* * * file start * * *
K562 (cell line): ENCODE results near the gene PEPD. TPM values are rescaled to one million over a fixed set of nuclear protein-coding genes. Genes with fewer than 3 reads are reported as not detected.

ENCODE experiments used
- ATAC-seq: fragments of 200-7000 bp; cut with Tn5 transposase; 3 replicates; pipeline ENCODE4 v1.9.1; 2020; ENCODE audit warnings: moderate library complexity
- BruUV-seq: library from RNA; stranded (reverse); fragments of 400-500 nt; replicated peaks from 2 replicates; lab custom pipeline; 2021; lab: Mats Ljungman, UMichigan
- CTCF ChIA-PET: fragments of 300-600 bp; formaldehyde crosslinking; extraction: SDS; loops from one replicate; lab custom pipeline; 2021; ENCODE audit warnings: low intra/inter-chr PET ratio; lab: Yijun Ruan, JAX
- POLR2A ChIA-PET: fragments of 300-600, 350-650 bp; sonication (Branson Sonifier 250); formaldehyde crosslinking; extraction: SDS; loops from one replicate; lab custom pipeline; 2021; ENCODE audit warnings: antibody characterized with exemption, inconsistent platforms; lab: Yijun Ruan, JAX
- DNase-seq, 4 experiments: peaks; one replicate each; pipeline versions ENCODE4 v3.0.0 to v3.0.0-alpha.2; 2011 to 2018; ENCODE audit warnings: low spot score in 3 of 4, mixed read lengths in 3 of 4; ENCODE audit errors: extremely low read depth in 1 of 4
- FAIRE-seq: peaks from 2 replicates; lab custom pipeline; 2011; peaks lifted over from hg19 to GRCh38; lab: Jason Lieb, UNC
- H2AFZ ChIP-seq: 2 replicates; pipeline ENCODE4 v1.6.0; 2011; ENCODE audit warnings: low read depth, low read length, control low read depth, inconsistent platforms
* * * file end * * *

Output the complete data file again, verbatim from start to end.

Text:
K562 (cell line): ENCODE results near the gene PEPD. TPM values are rescaled to one million over a fixed set of nuclear protein-coding genes. Genes with fewer than 3 reads are reported as not detected.

ENCODE experiments used
- ATAC-seq: fragments of 200-7000 bp; cut with Tn5 transposase; 3 replicates; pipeline ENCODE4 v1.9.1; 2020; ENCODE audit warnings: moderate library complexity
- BruUV-seq: library from RNA; stranded (reverse); fragments of 400-500 nt; replicated peaks from 2 replicates; lab custom pipeline; 2021; lab: Mats Ljungman, UMichigan
- CTCF ChIA-PET: fragments of 300-600 bp; formaldehyde crosslinking; extraction: SDS; loops from one replicate; lab custom pipeline; 2021; ENCODE audit warnings: low intra/inter-chr PET ratio; lab: Yijun Ruan, JAX
- POLR2A ChIA-PET: fragments of 300-600, 350-650 bp; sonication (Branson Sonifier 250); formaldehyde crosslinking; extraction: SDS; loops from one replicate; lab custom pipeline; 2021; ENCODE audit warnings: antibody characterized with exemption, inconsistent platforms; lab: Yijun Ruan, JAX
- DNase-seq, 4 experiments: peaks; one replicate each; pipeline versions ENCODE4 v3.0.0 to v3.0.0-alpha.2; 2011 to 2018; ENCODE audit warnings: low spot score in 3 of 4, mixed read lengths in 3 of 4; ENCODE audit errors: extremely low read depth in 1 of 4
- FAIRE-seq: peaks from 2 replicates; lab custom pipeline; 2011; peaks lifted over from hg19 to GRCh38; lab: Jason Lieb, UNC
- H2AFZ ChIP-seq: 2 replicates; pipeline ENCODE4 v1.6.0; 2011; ENCODE audit warnings: low read depth, low read length, control low read depth, inconsistent platforms